The project has been launched by the International Institute for Applied Systems Analysis (IIASA), International Institute for Sustainability (IIS), the UN Environment Programme World Conservation Monitoring Centre (UNEP-WCMC), and the UN Sustainable Development Solutions Network (SDSN).
Nature Map is partnered with Botanic Gardens Conservation International (BGCI), Botanical Information and Ecology Network (BIEN), Global Assessment of Reptile Distributions (GARD), Global Biodiversity Information Facility (GBIF), iNaturalist, Manaaki Whenua – Landcare Research, OpenLandMap, and UN Biodiversity Lab.
The International Institute for Applied Systems Analysis (IIASA) is an independent, international research institute with National Member Organizations in Africa, the Americas, Asia, and Europe. Through its research programs and initiatives, the institute conducts policy-oriented research into issues that are too large or complex to be solved by a single country or academic discipline. This includes pressing concerns that affect the future of all of humanity, such as climate change, energy security, population aging, and sustainable development. The results of IIASA research and the expertise of its researchers are made available to policymakers in countries around the world to help them produce effective, science-based policies that will enable them to face these challenges.
The International Institute for Sustainability (IIS) is an organization based in the city of Rio de Janeiro that is dedicated to promoting the transition to sustainability. IIS develops in line with the emerging field of Sustainability Science interdisciplinary research, provides assistance to governments, intergovernmental agencies, NGOs and businesses seeking solutions to their sustainability challenges and develops and implements projects. The main focus of IIS is sustainable land use, combining production requirements, environmental services and social development.
The UN Environment World Conservation Monitoring Centre (UNEP-WCMC) works with scientists and policy makers worldwide to place biodiversity at the heart of environment and development decision-making to enable enlightened choices for people and the planet. Our 100-strong international team are recognised leaders in their field and have unrivalled understanding of the institutional landscape surrounding biodiversity policy and ecosystem management. Based in Cambridge, UK, UNEP-WCMC is a collaboration between UN Environment and the UK charity, WCMC.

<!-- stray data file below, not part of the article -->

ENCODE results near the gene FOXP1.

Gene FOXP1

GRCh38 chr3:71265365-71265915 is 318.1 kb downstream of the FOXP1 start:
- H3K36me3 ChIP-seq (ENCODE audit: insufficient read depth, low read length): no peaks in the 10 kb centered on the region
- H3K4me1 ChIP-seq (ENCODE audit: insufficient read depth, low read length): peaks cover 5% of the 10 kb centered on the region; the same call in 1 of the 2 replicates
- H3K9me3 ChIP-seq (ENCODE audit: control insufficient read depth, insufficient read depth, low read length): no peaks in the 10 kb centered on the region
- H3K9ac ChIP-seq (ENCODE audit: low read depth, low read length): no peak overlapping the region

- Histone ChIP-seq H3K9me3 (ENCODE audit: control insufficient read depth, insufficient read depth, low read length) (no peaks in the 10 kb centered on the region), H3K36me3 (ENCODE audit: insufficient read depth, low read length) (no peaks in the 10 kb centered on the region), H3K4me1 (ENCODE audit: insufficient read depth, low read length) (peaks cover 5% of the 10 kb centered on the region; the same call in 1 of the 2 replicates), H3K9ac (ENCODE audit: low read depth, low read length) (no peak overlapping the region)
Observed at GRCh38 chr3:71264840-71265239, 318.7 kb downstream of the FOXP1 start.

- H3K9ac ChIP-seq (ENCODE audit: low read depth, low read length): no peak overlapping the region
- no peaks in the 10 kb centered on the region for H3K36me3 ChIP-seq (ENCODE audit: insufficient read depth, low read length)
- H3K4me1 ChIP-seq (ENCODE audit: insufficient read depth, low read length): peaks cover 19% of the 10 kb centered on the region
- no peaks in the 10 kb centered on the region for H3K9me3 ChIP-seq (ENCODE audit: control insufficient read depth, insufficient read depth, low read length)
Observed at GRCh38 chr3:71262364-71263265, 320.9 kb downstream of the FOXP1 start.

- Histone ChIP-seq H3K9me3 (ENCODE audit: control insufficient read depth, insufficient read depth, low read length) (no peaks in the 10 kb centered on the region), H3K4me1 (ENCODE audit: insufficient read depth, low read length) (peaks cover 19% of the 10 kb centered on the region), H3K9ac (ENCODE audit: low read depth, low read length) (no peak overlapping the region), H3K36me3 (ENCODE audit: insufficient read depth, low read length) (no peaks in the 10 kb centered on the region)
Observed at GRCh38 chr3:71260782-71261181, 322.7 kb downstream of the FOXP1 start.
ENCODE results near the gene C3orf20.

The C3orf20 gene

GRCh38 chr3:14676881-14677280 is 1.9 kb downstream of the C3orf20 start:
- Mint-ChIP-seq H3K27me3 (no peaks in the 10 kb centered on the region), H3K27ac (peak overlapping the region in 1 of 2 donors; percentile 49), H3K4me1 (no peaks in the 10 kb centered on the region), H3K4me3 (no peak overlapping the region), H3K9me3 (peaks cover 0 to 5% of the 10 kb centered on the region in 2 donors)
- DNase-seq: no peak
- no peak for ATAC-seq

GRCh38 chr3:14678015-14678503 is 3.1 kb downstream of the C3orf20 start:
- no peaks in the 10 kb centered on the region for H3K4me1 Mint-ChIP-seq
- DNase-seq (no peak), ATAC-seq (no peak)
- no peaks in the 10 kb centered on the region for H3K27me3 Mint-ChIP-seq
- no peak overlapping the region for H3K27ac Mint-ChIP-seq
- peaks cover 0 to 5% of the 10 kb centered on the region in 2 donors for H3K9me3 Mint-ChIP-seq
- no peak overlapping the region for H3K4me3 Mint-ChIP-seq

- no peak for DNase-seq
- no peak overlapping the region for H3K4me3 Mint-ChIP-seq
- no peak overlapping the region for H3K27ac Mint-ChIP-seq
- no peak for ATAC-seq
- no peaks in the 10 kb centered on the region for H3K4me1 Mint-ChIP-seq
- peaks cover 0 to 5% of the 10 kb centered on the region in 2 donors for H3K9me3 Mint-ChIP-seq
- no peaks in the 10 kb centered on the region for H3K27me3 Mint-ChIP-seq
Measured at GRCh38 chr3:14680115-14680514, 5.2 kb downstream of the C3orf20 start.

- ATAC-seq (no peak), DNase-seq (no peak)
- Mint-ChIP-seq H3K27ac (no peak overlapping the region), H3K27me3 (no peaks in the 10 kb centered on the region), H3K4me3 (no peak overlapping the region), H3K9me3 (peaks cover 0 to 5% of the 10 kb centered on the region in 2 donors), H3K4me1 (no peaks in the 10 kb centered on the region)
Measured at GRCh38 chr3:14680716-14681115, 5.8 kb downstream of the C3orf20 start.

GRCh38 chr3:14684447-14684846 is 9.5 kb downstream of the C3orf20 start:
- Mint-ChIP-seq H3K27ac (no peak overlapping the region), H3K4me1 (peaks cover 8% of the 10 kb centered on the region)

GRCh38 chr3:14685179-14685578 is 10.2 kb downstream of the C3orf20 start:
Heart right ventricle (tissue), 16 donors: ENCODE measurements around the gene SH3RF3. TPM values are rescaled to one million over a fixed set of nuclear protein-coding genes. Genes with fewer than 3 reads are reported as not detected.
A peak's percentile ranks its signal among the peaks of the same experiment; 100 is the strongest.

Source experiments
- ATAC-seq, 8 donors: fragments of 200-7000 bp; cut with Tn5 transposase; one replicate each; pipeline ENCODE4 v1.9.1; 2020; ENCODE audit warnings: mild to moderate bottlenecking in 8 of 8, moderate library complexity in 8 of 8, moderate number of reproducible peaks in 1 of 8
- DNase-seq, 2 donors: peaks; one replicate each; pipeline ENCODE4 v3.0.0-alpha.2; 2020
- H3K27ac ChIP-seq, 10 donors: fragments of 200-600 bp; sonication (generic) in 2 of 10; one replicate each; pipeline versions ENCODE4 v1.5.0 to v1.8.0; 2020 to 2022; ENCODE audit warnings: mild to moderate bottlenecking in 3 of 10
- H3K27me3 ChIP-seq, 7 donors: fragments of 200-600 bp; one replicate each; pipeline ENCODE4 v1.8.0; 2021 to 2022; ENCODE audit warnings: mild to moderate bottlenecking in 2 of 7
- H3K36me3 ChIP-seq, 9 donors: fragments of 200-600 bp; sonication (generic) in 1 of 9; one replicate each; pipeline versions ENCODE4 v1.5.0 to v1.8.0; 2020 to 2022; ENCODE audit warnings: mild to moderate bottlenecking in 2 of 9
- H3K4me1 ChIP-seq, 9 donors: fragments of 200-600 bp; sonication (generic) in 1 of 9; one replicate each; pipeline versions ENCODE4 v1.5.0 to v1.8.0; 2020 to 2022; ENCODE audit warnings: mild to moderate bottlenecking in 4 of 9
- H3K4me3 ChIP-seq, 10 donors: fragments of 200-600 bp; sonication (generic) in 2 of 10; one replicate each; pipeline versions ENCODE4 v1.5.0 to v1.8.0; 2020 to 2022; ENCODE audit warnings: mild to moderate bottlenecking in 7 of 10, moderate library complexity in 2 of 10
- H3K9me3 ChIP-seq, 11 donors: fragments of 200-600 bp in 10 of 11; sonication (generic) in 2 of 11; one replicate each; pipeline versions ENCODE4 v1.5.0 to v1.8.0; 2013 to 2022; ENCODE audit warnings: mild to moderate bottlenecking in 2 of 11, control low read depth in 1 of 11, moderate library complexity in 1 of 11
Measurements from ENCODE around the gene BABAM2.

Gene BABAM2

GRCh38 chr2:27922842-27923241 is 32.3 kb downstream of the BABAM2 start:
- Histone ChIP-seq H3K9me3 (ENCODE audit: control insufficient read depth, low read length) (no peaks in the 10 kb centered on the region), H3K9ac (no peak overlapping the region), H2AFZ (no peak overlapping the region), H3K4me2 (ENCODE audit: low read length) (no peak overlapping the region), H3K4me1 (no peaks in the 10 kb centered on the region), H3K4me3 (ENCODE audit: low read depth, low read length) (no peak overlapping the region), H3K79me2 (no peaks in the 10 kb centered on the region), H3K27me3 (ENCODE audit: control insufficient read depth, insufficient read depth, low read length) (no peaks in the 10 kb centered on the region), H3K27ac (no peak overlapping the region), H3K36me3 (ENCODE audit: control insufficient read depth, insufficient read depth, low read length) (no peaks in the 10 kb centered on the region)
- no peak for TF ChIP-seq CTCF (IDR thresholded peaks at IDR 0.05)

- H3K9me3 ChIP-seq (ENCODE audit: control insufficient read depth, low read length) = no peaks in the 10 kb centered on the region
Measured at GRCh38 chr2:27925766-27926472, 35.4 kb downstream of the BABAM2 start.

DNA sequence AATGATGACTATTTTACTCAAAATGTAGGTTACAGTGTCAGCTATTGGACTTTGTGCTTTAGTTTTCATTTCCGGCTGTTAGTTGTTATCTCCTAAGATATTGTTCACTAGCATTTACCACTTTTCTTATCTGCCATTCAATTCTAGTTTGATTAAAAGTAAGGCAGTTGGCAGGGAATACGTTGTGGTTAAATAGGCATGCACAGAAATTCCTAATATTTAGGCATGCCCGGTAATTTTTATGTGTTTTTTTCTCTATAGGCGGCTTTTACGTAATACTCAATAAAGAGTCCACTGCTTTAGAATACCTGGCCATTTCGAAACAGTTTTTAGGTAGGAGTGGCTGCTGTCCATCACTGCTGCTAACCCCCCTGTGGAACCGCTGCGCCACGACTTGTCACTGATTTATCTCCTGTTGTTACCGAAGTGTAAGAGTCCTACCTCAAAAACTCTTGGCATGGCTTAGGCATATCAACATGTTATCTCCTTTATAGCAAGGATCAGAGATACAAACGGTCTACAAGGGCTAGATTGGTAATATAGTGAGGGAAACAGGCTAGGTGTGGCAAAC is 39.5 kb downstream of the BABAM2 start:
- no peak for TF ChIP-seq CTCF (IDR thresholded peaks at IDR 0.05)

The UN Sustainable Development Solutions Network (SDSN) has been operating since 2012 under the auspices of the UN Secretary-General. SDSN mobilizes global scientific and technological expertise to promote practical solutions for sustainable development, including the implementation of the Sustainable Development Goals (SDGs) and the Paris Climate Agreement. We aim to accelerate joint learning and promote integrated approaches that address the interconnected economic, social, and environmental challenges confronting the world. SDSN works closely with United Nations agencies, multilateral financing institutions, the private sector, and civil society.
It is implemented with support from Royal Botanic Garden, Kew.
Kew is a global resource for plant and fungal knowledge. Our unique combination of extensive collections, databases, scientific expertise and global partnerships gives us a leading role in facilitating access to fundamental plant and fungal information. The core purpose of our science stems from a simple but often overlooked truth: all our lives depend on plants and fungi.
We are grateful for funding from Norway’s International Climate and Forest Initiative (NICFI).
Norway’s International Climate and Forest Initiative (NICFI) aims at supporting efforts to reduce greenhouse gas emissions from deforestation and forest degradation in developing countries (REDD+). Reducing such emissions could deliver a quarter of the climate change mitigation the world needs to stay on a two degrees warming pathway towards 2030. NICFI has so far disbursed 14 billion NOK to REDD+ (by end of 2014).